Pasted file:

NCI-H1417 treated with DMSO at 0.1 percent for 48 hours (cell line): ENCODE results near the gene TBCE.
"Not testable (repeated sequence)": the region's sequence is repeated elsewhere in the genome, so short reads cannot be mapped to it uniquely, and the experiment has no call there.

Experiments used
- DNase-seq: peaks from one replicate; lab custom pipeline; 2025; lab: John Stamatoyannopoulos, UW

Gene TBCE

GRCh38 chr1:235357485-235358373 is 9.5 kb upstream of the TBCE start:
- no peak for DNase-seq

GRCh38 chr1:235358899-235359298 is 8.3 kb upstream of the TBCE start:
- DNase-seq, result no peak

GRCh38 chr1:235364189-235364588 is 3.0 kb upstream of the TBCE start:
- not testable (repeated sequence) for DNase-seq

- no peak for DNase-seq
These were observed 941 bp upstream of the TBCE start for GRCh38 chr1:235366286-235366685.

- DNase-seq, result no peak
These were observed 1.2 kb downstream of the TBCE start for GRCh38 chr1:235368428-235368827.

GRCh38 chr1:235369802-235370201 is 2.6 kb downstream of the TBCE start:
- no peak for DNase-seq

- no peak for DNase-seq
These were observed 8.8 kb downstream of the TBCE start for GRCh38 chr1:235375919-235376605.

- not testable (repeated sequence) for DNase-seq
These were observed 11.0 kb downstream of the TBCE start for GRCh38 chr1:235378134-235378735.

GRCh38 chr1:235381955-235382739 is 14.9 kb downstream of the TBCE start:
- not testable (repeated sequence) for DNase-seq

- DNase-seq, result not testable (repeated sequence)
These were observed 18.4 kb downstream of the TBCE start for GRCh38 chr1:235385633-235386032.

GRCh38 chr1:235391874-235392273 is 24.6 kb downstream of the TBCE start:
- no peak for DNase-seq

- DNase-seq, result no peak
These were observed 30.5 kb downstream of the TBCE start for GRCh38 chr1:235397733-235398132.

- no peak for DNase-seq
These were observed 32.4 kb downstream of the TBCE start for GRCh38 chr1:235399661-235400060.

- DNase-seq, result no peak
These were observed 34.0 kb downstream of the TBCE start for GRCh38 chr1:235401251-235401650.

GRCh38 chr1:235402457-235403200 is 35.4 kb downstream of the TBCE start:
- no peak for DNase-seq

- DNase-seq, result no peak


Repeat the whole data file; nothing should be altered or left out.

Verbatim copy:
NCI-H1417 treated with DMSO at 0.1 percent for 48 hours (cell line): ENCODE results near the gene TBCE.
"Not testable (repeated sequence)": the region's sequence is repeated elsewhere in the genome, so short reads cannot be mapped to it uniquely, and the experiment has no call there.

Experiments used
- DNase-seq: peaks from one replicate; lab custom pipeline; 2025; lab: John Stamatoyannopoulos, UW

Gene TBCE

GRCh38 chr1:235357485-235358373 is 9.5 kb upstream of the TBCE start:
- no peak for DNase-seq

GRCh38 chr1:235358899-235359298 is 8.3 kb upstream of the TBCE start:
- DNase-seq, result no peak

GRCh38 chr1:235364189-235364588 is 3.0 kb upstream of the TBCE start:
- not testable (repeated sequence) for DNase-seq

- no peak for DNase-seq
These were observed 941 bp upstream of the TBCE start for GRCh38 chr1:235366286-235366685.

- DNase-seq, result no peak
These were observed 1.2 kb downstream of the TBCE start for GRCh38 chr1:235368428-235368827.

GRCh38 chr1:235369802-235370201 is 2.6 kb downstream of the TBCE start:
- no peak for DNase-seq

- no peak for DNase-seq
These were observed 8.8 kb downstream of the TBCE start for GRCh38 chr1:235375919-235376605.

- not testable (repeated sequence) for DNase-seq
These were observed 11.0 kb downstream of the TBCE start for GRCh38 chr1:235378134-235378735.

GRCh38 chr1:235381955-235382739 is 14.9 kb downstream of the TBCE start:
- not testable (repeated sequence) for DNase-seq

- DNase-seq, result not testable (repeated sequence)
These were observed 18.4 kb downstream of the TBCE start for GRCh38 chr1:235385633-235386032.

GRCh38 chr1:235391874-235392273 is 24.6 kb downstream of the TBCE start:
- no peak for DNase-seq

- DNase-seq, result no peak
These were observed 30.5 kb downstream of the TBCE start for GRCh38 chr1:235397733-235398132.

- no peak for DNase-seq
These were observed 32.4 kb downstream of the TBCE start for GRCh38 chr1:235399661-235400060.

- DNase-seq, result no peak
These were observed 34.0 kb downstream of the TBCE start for GRCh38 chr1:235401251-235401650.

GRCh38 chr1:235402457-235403200 is 35.4 kb downstream of the TBCE start:
- no peak for DNase-seq

- DNase-seq, result no peak